Last week, we heard Jesus’ summary of Holy Scripture in the two great commandments: love God and love your neighbor as yourself. The command to love brings with it the ability to love: as we quoted the First Letter of John last Sunday, “We love because God first loved us.”

And that brings us to today. In just a few minutes, we will baptize these beloved children of God into this particular branch of God’s family. The action of baptism – that is, the ritual washing with water – is simply the outward sign of the movement of God in the life of those we are baptizing. The baptismal life continues as we follow Jesus, as we obey his command to love, and as we recognize the gifts Jesus offers us in order to fulfill his commands.

To frame our role in this fulfillment, the baptismal service we’re about to share offers us a covenant built around nine questions. The first three locate us within the Christian expression of God’s presence in creation. The final six invite us to promise, with God’s help, to live the baptismal life. We promise to build God’s beloved community based on the apostles’ teaching, the breaking of bread, and the prayers. We promise to re-embrace our identity as God’s children whenever we fall away. We promise to speak and act the good news of God’s reconciling love. We promise to seek God’s belovedness in all we meet and serve them as Christ served. We promise to strive for the justice and peace that comes when the dignity of all people is respected. And we promise to care for the wondrous works of God in creation. That’s the baptismal life. It’s my life. It’s your life. It’s the life we live with God’s help.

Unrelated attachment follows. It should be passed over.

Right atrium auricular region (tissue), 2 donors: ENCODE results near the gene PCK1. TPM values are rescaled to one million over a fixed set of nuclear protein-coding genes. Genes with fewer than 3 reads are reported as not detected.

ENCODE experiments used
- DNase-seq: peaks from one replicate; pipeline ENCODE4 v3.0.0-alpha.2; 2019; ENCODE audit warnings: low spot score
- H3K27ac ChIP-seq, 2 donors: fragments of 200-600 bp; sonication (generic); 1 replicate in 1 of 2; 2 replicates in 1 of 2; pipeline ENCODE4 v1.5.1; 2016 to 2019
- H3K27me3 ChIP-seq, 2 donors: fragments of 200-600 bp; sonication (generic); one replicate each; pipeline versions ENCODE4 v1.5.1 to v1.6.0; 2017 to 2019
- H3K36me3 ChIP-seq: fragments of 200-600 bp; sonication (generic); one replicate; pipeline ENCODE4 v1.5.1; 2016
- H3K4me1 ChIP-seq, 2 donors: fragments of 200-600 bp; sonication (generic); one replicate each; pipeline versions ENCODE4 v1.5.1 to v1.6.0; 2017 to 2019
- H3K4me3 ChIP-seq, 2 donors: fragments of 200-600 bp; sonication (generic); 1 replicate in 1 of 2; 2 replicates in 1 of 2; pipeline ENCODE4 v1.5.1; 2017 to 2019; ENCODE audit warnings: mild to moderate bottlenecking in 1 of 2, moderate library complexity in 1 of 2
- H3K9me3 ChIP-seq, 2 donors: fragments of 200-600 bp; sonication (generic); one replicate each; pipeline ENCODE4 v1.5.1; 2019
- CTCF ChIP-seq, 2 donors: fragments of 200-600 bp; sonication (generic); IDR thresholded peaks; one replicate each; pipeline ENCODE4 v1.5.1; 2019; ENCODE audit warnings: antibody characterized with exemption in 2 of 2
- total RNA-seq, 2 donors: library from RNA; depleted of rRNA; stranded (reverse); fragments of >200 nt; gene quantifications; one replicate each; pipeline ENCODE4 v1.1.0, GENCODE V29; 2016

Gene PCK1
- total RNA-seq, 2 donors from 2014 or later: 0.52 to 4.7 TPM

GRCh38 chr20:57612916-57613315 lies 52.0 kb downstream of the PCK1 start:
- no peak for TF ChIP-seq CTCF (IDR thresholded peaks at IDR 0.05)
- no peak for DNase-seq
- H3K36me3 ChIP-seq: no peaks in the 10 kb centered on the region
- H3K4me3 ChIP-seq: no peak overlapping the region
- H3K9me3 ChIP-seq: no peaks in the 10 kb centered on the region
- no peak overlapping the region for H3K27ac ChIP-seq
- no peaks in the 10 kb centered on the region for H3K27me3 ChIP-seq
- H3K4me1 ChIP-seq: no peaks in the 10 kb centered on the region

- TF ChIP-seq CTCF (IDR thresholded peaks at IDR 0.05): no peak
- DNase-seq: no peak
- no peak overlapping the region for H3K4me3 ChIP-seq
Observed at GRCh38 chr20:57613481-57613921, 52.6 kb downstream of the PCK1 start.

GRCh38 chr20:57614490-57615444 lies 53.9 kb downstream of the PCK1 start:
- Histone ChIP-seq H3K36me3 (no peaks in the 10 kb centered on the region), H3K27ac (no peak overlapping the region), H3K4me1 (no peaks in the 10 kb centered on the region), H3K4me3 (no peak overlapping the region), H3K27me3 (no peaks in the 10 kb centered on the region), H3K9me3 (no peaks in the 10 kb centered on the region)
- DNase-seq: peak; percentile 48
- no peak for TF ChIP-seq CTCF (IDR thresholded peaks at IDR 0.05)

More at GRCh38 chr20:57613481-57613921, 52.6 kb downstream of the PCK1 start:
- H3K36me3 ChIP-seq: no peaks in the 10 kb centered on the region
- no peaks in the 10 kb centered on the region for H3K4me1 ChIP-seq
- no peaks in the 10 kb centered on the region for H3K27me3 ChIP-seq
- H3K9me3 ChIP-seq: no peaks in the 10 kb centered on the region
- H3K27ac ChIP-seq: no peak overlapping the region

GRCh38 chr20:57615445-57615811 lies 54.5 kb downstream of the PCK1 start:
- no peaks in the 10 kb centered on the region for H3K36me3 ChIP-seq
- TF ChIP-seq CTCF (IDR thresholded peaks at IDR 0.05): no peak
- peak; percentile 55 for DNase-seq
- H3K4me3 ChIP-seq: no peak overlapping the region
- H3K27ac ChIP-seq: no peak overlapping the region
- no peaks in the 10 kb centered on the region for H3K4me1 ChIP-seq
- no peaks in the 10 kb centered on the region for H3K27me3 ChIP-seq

God’s help comes in the form of the gifts we engage whenever we actively live out these promises. We never go it alone. We have the gift of each other. And we have the gifts God constantly showers upon us, gifts we can receive and cultivate each day of our lives. Like Lazarus coming out of the tomb, we embrace the gift of life, a life lived fully in God, when we follow the lifegiving way of Jesus.

So, that’s enough from me today because we have a baptism to get to. I encourage you, when you get home today, remember this statement of faith and stick these words to your refrigerators: “Jesus’ commands include in them the gifts needed to carry them out.”

For a small poster to put on your fridge, please click here.

Banner image by Herbert Goetsch via Unsplash.

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Season 4, Episode 6
“Into the Wardrobe”

The Podcast for Nerdy Christians, where faith meets fandom. This episode, we’re going back to childhood and imagining our way into following Jesus with the help of The Chronicles of Narnia, My Neighbor Totoro, Godly Play, and more. We’ll also tackle some chapters of Harry Potter and the Deathly Hallows.